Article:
icher college students will profit greater than poorer ones from modifications to subsequent 12 months’s GCSE and A-level exams designed to counter the consequences of the pandemic, a London headteacher warned at present.
David Benson, principal of Kensington Aldridge Academy, referred to as for particular consideration to be given for college kids from the poorest postcodes, as a result of they have been the toughest hit within the pandemic.
College students taking exams subsequent 12 months will obtain advance discover of some matters to allow them to focus their revision, and can be capable to take aids, equivalent to components sheets, into exams to cut back the quantity of data they should memorise. Exams will even be graded extra generously.
Mr Benson, who runs the college subsequent to Grenfell Tower, welcomed the modifications, saying they’ll scale back stress.
However he added: “They disproportionately profit college students from wealthier backgrounds, who will be capable to take advantage of the additional prompts.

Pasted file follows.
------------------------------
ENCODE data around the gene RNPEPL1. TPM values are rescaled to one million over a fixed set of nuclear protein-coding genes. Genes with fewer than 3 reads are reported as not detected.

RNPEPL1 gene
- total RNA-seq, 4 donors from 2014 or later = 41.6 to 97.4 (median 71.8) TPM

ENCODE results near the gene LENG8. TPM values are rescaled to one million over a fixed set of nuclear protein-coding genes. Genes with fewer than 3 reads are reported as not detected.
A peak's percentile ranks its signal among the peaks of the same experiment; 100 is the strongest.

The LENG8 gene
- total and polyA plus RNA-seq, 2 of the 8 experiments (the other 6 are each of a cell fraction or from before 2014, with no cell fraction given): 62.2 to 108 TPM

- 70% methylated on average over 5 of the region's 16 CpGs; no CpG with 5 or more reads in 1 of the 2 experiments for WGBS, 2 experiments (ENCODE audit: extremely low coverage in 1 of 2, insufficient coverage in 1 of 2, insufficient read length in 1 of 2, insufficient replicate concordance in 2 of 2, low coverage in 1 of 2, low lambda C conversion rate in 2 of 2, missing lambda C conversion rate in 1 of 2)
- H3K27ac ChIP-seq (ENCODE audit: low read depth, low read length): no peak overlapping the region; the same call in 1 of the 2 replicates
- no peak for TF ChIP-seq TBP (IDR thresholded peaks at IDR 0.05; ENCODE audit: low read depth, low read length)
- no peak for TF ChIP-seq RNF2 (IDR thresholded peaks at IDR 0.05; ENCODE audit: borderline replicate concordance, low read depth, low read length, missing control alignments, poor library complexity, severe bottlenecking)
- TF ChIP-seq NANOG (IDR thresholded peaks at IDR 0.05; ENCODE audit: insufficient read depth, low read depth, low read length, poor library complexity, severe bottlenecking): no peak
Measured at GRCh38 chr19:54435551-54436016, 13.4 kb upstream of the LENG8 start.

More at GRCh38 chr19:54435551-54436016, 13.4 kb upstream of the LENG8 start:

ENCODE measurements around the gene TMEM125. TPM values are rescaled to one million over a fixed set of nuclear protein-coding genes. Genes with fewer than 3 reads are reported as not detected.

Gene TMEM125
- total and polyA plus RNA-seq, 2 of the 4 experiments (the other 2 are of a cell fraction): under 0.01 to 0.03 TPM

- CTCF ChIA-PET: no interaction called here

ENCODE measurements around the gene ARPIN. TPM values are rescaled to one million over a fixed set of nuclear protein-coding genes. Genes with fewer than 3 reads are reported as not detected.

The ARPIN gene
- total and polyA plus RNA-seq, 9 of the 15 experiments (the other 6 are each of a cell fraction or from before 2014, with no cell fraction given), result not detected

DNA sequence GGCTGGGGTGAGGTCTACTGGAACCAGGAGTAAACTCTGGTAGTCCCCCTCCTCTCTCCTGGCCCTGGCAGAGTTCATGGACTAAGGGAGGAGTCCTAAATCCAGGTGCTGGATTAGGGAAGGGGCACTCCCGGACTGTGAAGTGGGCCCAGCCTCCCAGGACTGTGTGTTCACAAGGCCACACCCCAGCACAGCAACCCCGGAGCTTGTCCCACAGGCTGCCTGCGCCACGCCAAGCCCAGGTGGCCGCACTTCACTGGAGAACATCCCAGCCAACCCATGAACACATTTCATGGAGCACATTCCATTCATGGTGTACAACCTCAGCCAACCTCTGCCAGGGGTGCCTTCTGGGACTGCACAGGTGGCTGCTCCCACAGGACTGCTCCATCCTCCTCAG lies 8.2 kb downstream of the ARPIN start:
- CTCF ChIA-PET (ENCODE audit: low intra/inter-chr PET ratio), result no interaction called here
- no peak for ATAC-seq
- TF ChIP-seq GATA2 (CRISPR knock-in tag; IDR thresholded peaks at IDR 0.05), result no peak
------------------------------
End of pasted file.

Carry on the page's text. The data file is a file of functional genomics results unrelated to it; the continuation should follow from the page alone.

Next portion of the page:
“We want to see particular consideration for college kids from the poorest postcodes. They haven’t had the identical benefits as their wealthier friends, and deserve additional consideration — even when only one or two per cent. I don’t assume folks will begrudge these college students having a marginal increase, as everybody can see they’ve been hit hardest.”
Alun Ebenezer, head of Fulham Boys Faculty, the place among the richest and poorest boys in London examine alongside one another, agreed that extra socially disadvantaged college students have been tougher hit than higher off college students. However he mentioned he doesn’t need to see blanket particular consideration for all poorer pupils. He mentioned colleges ought to flag up youngsters who need assistance on a case-by-case foundation.
He mentioned: “What we now have seen on this pandemic is individuals who dwell in social deprivation don’t do in addition to people who find themselves properly off. So our precedence is to ensure they get the very best instructing and every thing they want.”
Dame Glenys Stacey, performing chief regulator at exams watchdog Ofqual, mentioned that differential misplaced studying between youngsters is the worst factor she has skilled in her profession.
She insisted that modifications to exams can be of “extra consolation” to probably the most deprived youngsters.